The Hood Game is played every Twelfth Night. The Lord opens the event. The Fool leads the procession to the Field where the game is played. He has the right to kiss any woman on the way. The Boggins grab anyone who tries to escape from the scrum and throw him back.

On the green in front of the Parish Church the Fool makes a speech of welcome, standing on an old mounting block known as the Mowbray Stone. During this speech a fire is lit with damp straw behind him. The smoke rises up and around him. ‘Smoking the Fool’ is a watered-down version of the earlier custom in which a bonfire was lit beneath a tree. The Fool was suspended over it and swung back and forth. He was almost suffocated before being cut down and dropped into the fire, where he had to make his escape as best he could. The Fool finishes his speech with the traditional words that the crowd chant along with him. They are:
"Hoose agen hoose, toon agen toon, if a man meets a man knock 'im doon, but doan't 'ot 'im."
(This translates as: House against house, town against town, if a man meets a man, knock him down but don’t hurt him hurt him.) On the field four teams representing local pubs fight for possession of the leather log
That is The Sway and the winner is the team which gets the Hood back to its parent pub.

I have lingered lovingly over this because I covered the game as a young reporter and am the only Honorary Boggin. So I can tell you that the whole thing is a pagan fertility rite and the 'Hood' is a phallus. Though honoured to be a Boggin, I don't do the singing bit following a nasty experience. I sang with the Blaenavon Male Voice Choir for a TV programme. They begged me never to sing in public after my first notes threw the entire choir out of tune.


The University of East Anglia’s Climate Research Unit has been hacked and some embarrassing emails released. One of the most damning comes from Dr Jones, the Head of the Unit. Jones appears to discuss a method of overlaying data of temperature declines with repetitive, false data of higher temperatures.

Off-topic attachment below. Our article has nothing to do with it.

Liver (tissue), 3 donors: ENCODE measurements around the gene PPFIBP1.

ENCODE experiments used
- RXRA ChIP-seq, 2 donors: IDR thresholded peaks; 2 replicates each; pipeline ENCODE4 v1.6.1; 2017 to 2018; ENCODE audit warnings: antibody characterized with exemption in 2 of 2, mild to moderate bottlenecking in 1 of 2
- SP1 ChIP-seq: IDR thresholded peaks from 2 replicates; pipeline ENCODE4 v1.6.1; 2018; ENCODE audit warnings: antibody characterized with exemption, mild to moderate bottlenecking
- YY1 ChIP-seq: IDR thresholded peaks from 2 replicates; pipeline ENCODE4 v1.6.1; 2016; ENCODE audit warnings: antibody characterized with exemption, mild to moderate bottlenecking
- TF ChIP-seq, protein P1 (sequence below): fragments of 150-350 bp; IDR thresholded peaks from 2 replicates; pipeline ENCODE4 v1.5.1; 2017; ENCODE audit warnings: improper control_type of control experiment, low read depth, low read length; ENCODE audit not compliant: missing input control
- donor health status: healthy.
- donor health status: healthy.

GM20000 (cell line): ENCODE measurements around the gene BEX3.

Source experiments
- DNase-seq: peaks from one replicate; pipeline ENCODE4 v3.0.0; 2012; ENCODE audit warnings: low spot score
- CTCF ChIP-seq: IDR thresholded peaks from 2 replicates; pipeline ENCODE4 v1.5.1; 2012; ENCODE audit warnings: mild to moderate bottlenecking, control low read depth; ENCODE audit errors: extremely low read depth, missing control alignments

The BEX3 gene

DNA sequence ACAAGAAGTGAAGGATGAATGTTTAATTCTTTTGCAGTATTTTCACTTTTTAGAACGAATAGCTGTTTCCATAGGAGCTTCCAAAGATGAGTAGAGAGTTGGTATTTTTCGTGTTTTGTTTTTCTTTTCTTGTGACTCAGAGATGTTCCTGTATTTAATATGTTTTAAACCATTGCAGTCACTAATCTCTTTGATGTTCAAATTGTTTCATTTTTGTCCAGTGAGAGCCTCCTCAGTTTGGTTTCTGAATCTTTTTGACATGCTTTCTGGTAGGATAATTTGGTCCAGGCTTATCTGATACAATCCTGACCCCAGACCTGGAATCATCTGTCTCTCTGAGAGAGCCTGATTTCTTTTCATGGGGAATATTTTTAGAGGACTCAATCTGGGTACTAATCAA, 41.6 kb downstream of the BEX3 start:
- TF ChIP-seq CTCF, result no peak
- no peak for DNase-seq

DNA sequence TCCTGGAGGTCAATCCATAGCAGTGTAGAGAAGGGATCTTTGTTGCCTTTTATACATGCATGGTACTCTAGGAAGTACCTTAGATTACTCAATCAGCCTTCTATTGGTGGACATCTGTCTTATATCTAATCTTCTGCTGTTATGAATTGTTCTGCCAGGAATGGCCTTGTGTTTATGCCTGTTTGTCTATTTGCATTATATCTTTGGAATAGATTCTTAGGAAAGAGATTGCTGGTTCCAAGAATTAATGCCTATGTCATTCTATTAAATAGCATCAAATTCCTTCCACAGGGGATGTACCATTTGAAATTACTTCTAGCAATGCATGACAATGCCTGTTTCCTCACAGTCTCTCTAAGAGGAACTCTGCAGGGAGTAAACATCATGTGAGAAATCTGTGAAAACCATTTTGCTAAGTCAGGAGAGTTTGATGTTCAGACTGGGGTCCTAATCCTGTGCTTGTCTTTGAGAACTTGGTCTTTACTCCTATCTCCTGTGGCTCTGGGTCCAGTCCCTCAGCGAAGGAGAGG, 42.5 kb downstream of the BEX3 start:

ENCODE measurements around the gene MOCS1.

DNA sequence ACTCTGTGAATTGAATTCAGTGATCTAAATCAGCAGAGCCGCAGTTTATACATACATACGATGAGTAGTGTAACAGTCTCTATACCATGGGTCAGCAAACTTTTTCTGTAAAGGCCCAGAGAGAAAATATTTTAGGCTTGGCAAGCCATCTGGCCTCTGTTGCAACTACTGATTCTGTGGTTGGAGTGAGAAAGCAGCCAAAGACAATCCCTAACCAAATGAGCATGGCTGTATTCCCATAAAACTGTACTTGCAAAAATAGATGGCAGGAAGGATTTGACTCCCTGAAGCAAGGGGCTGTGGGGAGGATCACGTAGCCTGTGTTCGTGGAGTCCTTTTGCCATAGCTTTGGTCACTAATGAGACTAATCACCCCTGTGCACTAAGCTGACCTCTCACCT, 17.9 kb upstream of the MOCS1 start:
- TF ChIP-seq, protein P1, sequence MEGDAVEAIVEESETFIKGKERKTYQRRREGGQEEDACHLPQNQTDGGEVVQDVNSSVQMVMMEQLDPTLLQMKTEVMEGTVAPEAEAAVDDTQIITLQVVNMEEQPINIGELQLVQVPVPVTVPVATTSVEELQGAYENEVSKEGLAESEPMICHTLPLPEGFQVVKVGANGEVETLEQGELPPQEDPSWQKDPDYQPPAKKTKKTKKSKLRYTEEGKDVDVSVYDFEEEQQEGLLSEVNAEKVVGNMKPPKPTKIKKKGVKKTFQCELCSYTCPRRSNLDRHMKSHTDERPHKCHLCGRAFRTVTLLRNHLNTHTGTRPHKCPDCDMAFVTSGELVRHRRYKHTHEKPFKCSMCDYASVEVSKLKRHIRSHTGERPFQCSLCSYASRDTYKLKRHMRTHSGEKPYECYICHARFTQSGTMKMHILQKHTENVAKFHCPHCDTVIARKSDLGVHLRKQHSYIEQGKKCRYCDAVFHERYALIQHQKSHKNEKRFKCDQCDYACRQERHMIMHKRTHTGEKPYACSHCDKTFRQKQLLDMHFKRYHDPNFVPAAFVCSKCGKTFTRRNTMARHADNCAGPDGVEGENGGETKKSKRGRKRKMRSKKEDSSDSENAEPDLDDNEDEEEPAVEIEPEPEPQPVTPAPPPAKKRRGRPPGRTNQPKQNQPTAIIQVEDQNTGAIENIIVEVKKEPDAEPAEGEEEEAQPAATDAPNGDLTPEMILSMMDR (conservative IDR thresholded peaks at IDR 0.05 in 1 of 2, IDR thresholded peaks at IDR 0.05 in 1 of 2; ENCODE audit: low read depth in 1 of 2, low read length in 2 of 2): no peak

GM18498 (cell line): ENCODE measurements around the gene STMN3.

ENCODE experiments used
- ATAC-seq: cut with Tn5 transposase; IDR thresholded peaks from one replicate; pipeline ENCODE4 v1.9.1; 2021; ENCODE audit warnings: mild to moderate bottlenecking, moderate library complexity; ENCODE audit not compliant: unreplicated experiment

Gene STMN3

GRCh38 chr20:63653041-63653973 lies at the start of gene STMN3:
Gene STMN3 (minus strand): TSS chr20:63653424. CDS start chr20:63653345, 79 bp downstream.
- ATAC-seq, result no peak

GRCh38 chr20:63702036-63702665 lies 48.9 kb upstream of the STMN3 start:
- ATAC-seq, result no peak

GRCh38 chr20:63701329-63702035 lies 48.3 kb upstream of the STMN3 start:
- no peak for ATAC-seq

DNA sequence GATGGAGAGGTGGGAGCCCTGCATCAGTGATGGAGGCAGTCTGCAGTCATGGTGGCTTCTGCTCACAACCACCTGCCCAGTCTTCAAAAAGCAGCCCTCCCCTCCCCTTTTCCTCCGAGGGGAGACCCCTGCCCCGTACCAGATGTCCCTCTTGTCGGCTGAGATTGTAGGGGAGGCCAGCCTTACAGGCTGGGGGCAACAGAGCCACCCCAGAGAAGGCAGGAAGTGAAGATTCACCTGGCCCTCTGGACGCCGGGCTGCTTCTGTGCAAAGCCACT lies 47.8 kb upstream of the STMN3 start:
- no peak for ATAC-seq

An Earlier scandal in September cast a shadow over a number of peer-reviewed climate papers. At least eight, purporting to reconstruct the historical temperature record times, may need to be revisited, with significant implications for contemporary climate studies, the basis of the IPCC’s assessments. A number of these involve senior climatologists at the University of East Anglia. In every case, peer review failed to pick up the errors.
The controversy surrounding the global warming e-mail scandal has deepened after a BBC correspondent admitted he was sent the leaked messages more than a month before they were made public.

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Can no one see why nondescripts have been chosen for the Top Jobs in Europe? Germany and France rule the EU and they ain't about to create their own opposition. They had to unite because they cannot afford a repeat of the mass destruction both countries suffered in WW2. Since Bismark created Germany and Napoleon put some backbone into France, both countries have strived and failed to conquer Europe. They think they will have a better chance conquering by stealth.

What started disguised as a Coal and Steel Federation has succeeded. Four out of every five laws are Made in Europe. Parliament exists to rubber stamp EU diktats. Indeed, we were only allowed into the Club when it became obvious Great Britain had died in two world wars on the battlefields of Europe and had demonstrated its ineffectuality afterwards. It is the dregs of that brave generation and its slimy progeny who have sold us into what will become slavery.

If I were forty yeas younger I would form a Maquis. As it is, I can only console myself with the knowledge that my Empire died in the noblest cause of all the empires in history. We may have lost the fight for freedom but at least our Empire died fighting for it.